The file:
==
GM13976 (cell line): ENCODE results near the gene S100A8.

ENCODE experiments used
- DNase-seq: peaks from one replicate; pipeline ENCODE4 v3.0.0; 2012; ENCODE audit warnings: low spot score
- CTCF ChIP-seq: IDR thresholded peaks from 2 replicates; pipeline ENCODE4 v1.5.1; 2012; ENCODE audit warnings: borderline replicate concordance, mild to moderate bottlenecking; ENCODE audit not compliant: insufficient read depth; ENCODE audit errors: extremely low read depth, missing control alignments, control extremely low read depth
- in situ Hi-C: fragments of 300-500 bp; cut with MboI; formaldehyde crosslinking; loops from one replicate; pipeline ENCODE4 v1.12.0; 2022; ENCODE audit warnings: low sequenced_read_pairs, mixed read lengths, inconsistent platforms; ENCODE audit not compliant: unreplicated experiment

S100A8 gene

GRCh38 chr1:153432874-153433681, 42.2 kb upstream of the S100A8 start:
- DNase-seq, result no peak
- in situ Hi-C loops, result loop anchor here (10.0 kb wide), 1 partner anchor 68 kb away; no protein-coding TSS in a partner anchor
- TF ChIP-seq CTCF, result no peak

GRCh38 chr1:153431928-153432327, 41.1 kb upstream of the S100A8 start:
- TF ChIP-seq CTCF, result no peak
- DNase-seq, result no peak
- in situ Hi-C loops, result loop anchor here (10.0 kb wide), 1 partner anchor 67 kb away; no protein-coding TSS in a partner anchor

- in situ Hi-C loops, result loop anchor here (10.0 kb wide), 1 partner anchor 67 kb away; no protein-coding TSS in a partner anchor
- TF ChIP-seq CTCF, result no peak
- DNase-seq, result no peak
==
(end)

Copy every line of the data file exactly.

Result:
GM13976 (cell line): ENCODE results near the gene S100A8.

ENCODE experiments used
- DNase-seq: peaks from one replicate; pipeline ENCODE4 v3.0.0; 2012; ENCODE audit warnings: low spot score
- CTCF ChIP-seq: IDR thresholded peaks from 2 replicates; pipeline ENCODE4 v1.5.1; 2012; ENCODE audit warnings: borderline replicate concordance, mild to moderate bottlenecking; ENCODE audit not compliant: insufficient read depth; ENCODE audit errors: extremely low read depth, missing control alignments, control extremely low read depth
- in situ Hi-C: fragments of 300-500 bp; cut with MboI; formaldehyde crosslinking; loops from one replicate; pipeline ENCODE4 v1.12.0; 2022; ENCODE audit warnings: low sequenced_read_pairs, mixed read lengths, inconsistent platforms; ENCODE audit not compliant: unreplicated experiment

S100A8 gene

GRCh38 chr1:153432874-153433681, 42.2 kb upstream of the S100A8 start:
- DNase-seq, result no peak
- in situ Hi-C loops, result loop anchor here (10.0 kb wide), 1 partner anchor 68 kb away; no protein-coding TSS in a partner anchor
- TF ChIP-seq CTCF, result no peak

GRCh38 chr1:153431928-153432327, 41.1 kb upstream of the S100A8 start:
- TF ChIP-seq CTCF, result no peak
- DNase-seq, result no peak
- in situ Hi-C loops, result loop anchor here (10.0 kb wide), 1 partner anchor 67 kb away; no protein-coding TSS in a partner anchor

- in situ Hi-C loops, result loop anchor here (10.0 kb wide), 1 partner anchor 67 kb away; no protein-coding TSS in a partner anchor
- TF ChIP-seq CTCF, result no peak
- DNase-seq, result no peak